Thank you, and have a great year.

CAIS is in the business of asking good questions

This is the season for graduation speeches, and here is another one that I love, by James Ryan, Dean of the Harvard School of Education.  He tells the story of his past speeches – he spoke two years ago on time and last year about sin, so when people asked him what he would speak about at this year’s graduation ceremony, he would reply: That’s a good question. And this became his topic. He lists what he believes are the most important questions, and of the six, my favourite question is this – “Wait. What?”

I have other favourite questions; in fact, I often say CAIS is in the business of asking questions. Now before you ask, “Wait. What?” let me explain.

  1. Accreditation

At CAIS, we spent a lot of time determining the best questions to ask in the Internal Evaluation process, and I am proud that our 2015 Accreditation Guidelines include the most relevant questions that the best schools should be discussing, if they want to remain the best schools in Canada. This spring, we spent considerable time talking about the questions to ask during a CAIS Accreditation visit. We have always said that the role of the Visiting Committee is primarily to validate what was written in the school’s Internal Evaluation Report. But what could be even better? (One of my favourite questions…) Two initiatives:

  1. a) We believe that great schools have great Boards, so we are now including a Board member on the Sunday of every Accreditation visit to make the governance review a true peer-to-peer process.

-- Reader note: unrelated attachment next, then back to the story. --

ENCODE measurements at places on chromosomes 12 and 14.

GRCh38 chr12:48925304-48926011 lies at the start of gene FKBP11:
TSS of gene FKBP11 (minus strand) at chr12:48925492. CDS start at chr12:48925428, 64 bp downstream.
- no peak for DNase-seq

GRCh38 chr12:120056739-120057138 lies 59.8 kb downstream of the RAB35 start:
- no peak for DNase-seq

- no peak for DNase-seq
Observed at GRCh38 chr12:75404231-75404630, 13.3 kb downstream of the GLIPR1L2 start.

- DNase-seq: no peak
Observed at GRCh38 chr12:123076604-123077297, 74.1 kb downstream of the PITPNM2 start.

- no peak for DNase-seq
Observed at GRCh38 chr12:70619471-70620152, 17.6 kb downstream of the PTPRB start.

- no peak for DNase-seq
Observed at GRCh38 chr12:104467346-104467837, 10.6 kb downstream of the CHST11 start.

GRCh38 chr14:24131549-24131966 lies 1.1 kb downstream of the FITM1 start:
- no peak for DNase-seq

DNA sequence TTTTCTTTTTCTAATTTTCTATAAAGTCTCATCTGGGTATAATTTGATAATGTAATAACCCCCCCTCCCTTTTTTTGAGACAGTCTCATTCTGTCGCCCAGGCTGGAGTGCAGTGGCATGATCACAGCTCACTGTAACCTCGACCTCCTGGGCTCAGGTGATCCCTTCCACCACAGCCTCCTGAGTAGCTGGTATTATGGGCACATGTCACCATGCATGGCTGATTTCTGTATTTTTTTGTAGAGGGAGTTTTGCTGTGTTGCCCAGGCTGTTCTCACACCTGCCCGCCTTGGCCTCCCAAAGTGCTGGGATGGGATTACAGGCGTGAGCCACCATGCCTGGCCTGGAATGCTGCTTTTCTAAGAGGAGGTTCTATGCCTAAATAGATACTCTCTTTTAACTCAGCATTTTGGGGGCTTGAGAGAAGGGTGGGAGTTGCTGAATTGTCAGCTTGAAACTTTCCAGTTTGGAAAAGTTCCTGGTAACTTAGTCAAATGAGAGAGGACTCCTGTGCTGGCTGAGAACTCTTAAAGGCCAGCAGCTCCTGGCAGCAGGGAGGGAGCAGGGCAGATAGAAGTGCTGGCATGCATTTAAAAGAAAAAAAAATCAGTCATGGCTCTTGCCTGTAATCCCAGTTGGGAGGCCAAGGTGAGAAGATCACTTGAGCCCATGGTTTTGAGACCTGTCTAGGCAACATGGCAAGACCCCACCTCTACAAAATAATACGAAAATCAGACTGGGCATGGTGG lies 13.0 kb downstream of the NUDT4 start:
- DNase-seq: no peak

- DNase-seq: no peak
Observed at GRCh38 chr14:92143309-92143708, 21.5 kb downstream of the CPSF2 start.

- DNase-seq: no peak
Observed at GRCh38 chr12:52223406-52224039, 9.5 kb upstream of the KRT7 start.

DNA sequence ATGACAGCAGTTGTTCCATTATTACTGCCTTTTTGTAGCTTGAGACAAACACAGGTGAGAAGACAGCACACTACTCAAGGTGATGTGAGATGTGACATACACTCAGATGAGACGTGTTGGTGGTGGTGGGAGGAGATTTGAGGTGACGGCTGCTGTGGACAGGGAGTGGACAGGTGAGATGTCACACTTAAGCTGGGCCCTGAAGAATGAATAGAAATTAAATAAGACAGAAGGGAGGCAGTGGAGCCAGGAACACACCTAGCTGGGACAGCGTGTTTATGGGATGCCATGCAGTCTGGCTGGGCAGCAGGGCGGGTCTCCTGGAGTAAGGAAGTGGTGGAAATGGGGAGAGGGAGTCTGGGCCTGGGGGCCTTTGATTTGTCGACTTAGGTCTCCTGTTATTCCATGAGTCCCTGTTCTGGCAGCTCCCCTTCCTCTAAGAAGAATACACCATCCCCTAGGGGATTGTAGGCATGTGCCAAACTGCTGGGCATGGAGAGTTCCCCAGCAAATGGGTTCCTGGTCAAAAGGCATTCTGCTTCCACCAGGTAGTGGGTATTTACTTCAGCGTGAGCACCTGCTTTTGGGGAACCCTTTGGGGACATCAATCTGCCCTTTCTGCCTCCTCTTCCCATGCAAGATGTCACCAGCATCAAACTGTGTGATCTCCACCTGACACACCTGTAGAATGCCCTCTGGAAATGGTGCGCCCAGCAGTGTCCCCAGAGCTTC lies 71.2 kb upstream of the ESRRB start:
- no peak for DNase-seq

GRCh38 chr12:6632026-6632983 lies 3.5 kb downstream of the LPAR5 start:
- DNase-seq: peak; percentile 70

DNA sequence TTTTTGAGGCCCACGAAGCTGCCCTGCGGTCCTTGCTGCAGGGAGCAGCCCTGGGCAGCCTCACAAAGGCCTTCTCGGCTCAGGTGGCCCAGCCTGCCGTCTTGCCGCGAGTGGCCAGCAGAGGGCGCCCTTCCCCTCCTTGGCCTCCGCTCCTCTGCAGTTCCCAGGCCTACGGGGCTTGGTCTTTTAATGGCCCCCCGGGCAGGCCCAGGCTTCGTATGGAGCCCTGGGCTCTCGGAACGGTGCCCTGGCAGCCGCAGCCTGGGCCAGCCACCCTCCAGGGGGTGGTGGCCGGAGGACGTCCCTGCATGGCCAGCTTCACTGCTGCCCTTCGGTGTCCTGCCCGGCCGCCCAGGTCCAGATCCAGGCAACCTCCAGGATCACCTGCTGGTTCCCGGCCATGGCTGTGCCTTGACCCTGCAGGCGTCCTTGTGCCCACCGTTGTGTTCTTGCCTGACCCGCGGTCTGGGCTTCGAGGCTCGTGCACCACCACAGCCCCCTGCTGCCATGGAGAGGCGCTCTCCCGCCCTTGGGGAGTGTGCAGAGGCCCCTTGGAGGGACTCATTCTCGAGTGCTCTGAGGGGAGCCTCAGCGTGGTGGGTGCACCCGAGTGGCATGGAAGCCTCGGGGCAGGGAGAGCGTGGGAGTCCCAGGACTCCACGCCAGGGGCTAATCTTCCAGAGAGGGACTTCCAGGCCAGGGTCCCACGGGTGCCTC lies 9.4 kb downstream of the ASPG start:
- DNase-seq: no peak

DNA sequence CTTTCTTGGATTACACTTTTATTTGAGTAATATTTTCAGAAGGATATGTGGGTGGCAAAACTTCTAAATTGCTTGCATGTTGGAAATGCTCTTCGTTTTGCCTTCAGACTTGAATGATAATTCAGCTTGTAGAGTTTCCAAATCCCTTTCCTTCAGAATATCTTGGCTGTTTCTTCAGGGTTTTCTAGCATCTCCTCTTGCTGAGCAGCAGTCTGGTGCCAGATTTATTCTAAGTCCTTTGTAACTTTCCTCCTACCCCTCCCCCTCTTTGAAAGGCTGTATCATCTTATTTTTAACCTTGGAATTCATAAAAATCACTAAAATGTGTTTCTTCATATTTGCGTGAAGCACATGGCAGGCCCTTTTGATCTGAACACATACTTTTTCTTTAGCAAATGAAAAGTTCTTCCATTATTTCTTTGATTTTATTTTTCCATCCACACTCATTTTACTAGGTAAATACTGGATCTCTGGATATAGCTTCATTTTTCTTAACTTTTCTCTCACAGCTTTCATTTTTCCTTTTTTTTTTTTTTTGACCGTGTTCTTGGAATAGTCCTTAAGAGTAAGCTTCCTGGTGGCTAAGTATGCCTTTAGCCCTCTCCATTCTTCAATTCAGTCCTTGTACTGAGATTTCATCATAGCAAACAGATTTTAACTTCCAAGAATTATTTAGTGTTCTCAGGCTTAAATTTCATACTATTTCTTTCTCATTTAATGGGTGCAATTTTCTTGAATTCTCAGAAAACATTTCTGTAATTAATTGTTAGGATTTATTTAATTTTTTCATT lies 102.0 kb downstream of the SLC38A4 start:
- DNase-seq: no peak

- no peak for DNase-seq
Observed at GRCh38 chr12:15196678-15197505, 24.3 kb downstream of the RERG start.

2. b) We also believe that great schools focus on culture, so we have introduced a new School Culture Focus Group, led by the CAIS On-site Coordinator, to our review process.
  1. Research

You will not believe the quality of this year’s Research Reports.   We have 15 CAIS leaders conducting research on some of the biggest questions facing our industry. These will be shared this fall, but I want to thank Tammy, Glenn, Chad, Denise, Sarah, Helen, Shailau, Danielle, Mary Anne, Jim, Justin, Garth, Glen, William, and Adrian now for their hard work this year. Honestly? We couldn’t be happier with their progress.

  1. Learning Community

CAIS is a national learning community. Different national groups come together face-to-face only three times per year (Heads and Chairs in October; National Leaders in April; and Aspiring Leaders in July). This means that we are “Online all the time” exploring – again! – the big questions in education. Over 200 people participated in our Spring Governance webinar series and today we are announcing a new one: CAIS Students will lead a panel on how to support LGBTQ+ students. How can schools be better at supporting students’ questions around gender and sexuality? Now that’s a good question.

When we are best at our jobs, we are focused on the best questions. No “Wait. What?” about that.

p.s. Watch Dean James Ryan’s speech called Good Questions here.